1. Joined
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    15 Apr '14 14:25
    ...is currently the best scientific explanation we have for the vast plethora of seemingly different forms of life in the world.

    Who would disagree, and why?
  2. Joined
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    15 Apr '14 14:33
    ...without going into some spiritual or supernatural rhetorics...
  3. Subscribersonhouse
    Fast and Curious
    slatington, pa, usa
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    15 Apr '14 14:47
    Originally posted by C Hess
    ...is currently the best scientific explanation we have for the vast plethora of seemingly different forms of life in the world.

    Who would disagree, and why?
    The only disagreement in the sciences would be like the punctuated evolution vs continuous evolution camps, as just one example but they both agree with the broad stroke of evolution.

    The main 'disagreement' is with creationists and especially young Earth creationists who think the Earth is like 6,000 years old or some such rot.
  4. Joined
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    15 Apr '14 15:562 edits
    Originally posted by sonhouse
    ...punctuated equilibrium vs phyletic gradualism camps...
    Personally, I'm a sucker for the variable speed evolution. It seems to be more plausible to me.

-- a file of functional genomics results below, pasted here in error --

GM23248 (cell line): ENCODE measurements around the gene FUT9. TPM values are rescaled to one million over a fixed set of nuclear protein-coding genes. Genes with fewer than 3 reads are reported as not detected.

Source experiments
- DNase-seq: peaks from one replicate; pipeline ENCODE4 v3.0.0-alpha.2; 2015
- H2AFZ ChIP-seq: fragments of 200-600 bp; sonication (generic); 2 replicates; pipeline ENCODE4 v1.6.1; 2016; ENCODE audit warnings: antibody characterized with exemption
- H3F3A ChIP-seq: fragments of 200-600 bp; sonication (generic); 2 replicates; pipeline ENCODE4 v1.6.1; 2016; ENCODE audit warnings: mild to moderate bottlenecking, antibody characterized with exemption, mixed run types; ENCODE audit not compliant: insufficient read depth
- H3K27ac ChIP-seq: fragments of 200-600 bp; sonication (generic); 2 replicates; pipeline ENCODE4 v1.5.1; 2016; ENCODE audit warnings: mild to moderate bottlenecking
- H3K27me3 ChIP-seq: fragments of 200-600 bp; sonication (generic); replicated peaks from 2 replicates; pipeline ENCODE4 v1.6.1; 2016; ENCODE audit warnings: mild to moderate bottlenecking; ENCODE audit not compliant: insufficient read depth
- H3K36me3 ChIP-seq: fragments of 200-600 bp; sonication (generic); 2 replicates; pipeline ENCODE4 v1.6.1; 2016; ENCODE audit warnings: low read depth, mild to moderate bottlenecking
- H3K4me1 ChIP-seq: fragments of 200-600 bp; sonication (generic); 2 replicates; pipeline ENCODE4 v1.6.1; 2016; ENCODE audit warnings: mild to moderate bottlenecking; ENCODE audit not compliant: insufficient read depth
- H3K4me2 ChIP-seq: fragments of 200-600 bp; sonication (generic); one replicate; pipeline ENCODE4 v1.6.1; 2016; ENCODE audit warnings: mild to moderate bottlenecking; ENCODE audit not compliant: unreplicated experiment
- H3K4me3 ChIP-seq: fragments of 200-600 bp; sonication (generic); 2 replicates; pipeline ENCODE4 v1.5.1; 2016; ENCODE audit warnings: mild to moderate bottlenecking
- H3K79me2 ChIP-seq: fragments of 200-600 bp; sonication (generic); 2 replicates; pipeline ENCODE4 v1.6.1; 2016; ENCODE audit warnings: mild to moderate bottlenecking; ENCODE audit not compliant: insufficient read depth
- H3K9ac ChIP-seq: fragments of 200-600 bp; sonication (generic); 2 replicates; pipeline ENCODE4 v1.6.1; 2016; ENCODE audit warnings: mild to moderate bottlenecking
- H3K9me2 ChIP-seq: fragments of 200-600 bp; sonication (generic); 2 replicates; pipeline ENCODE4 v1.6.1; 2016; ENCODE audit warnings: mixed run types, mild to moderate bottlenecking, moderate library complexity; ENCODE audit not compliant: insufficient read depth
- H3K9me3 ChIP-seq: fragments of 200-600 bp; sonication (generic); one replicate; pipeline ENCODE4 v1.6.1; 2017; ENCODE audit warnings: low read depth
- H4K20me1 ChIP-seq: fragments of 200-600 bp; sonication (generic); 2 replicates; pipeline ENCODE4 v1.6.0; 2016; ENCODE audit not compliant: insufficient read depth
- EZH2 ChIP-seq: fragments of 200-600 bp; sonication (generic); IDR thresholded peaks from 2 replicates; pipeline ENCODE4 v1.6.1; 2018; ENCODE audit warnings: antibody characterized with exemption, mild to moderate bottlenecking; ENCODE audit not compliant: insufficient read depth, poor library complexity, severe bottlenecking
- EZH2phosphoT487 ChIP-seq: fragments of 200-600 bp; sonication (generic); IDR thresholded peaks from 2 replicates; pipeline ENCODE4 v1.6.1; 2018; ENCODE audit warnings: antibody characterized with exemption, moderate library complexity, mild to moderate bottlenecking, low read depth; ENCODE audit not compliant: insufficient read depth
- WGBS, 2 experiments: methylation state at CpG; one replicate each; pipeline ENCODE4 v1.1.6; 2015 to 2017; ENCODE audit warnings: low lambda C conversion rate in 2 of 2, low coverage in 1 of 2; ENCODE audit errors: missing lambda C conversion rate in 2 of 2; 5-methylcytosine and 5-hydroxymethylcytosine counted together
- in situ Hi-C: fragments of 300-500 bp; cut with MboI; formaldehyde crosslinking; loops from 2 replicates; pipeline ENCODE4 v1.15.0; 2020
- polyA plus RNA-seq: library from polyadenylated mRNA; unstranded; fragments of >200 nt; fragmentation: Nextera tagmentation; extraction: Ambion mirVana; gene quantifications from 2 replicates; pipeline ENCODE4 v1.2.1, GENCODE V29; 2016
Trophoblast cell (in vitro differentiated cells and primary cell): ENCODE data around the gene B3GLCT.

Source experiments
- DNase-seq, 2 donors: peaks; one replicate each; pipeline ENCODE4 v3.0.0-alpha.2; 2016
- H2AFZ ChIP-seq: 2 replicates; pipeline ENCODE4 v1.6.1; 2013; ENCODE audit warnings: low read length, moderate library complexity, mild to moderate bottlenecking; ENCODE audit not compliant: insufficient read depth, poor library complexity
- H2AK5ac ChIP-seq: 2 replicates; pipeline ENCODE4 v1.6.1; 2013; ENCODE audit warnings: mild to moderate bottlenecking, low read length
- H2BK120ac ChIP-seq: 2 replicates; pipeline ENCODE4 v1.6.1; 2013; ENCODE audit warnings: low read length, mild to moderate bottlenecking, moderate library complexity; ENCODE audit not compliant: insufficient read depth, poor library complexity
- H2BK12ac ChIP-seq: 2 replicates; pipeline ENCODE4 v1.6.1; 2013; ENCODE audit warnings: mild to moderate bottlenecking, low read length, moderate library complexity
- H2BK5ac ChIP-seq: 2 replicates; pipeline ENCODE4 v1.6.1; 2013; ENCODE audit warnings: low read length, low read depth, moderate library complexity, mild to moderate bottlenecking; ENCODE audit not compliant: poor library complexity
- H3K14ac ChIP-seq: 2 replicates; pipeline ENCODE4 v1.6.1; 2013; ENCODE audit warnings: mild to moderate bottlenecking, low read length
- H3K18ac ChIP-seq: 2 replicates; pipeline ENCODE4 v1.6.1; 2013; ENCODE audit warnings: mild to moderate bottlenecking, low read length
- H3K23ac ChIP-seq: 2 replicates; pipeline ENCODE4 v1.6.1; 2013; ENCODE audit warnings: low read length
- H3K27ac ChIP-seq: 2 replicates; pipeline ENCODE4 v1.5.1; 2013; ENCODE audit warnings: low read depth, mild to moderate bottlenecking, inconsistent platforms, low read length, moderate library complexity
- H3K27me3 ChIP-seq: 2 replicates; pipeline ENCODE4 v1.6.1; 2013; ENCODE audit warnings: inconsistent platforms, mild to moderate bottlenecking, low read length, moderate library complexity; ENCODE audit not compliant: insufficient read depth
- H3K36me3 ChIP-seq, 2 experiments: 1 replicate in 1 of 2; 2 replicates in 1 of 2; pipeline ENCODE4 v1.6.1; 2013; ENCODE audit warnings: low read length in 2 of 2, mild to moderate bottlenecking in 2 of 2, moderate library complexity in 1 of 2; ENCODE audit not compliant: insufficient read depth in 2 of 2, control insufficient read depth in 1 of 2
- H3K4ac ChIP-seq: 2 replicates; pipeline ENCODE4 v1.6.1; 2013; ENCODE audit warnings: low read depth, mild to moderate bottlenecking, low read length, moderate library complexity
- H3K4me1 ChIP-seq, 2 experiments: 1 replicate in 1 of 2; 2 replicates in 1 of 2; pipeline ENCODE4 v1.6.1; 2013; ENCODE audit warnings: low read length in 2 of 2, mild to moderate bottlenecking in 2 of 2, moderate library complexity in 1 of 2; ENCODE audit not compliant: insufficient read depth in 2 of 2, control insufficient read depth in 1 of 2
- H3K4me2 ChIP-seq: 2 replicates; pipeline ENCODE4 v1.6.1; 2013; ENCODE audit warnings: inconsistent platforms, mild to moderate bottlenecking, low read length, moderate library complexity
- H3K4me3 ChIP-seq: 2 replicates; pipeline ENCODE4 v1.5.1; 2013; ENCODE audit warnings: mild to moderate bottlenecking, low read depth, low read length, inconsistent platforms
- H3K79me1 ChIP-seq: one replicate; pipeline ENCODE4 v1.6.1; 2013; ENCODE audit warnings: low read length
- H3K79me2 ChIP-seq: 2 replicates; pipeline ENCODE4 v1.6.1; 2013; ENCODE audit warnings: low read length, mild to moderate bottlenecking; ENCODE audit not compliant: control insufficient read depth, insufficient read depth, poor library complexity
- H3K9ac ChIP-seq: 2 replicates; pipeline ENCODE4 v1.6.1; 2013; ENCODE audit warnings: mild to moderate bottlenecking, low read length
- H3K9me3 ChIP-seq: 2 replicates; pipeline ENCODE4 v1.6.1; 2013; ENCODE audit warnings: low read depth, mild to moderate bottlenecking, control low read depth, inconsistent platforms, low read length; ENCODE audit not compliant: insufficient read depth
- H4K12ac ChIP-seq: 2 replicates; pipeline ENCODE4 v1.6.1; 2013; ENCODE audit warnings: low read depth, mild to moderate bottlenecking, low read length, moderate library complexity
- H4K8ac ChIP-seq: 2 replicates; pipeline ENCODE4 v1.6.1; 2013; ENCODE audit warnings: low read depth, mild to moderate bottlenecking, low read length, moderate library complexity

I don't think many hold to the idea of constantly slow continuous evolution. The environment is too fickle* for that.

    * I hope that's the correct word.
  5. Joined
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    15 Apr '14 16:112 edits
    Originally posted by C Hess
    Personally, I'm a sucker for the variable speed evolution. It seems to be more plausible to me.

    I don't think many hold to the idea of constantly slow continuous evolution. The environment is too fickle* for that.

    * I hope that's the correct word.
    I would argue that the fossil record irrefutably proves punctuated equilibrium beyond any rational doubt else we should expect to see continuous gradual change in each and every ( or at least most ) species throughout the fossil record and not the erratic apparently fast changes followed by long lulls with little apparent change in species in the fossil record for many millions of years. I cannot imagine how anyone that is at least half rational that has studied the erratic fossil record can possibly still believe the old idea of constantly slow continuous evolution as the fossil record clearly contradicts that.
  6. Joined
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    15 Apr '14 18:28
    Originally posted by humy
    ...the erratic apparently fast changes followed by long lulls with little apparent change in species...
    That's variable speed evolution, I thought. I had the idea in
    my head that punctuated equilibrium meant that speciation
    only occur in short bursts (only a few million years at a time), with
    long stretches of time in between where absolutely no
    speciation occur, whereas variable speed evolution is the idea
    that speciation always occur, but in varying speeds (sometimes
    in bursts).

    Or so I thought. I'm certainly not an expert, so I'll go read up on the
    subject now.
  7. Joined
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    15 Apr '14 20:04
    Originally posted by C Hess
    That's variable speed evolution, I thought. I had the idea in
    my head that punctuated equilibrium meant that speciation
    only occur in short bursts (only a few million years at a time), with
    long stretches of time in between where absolutely no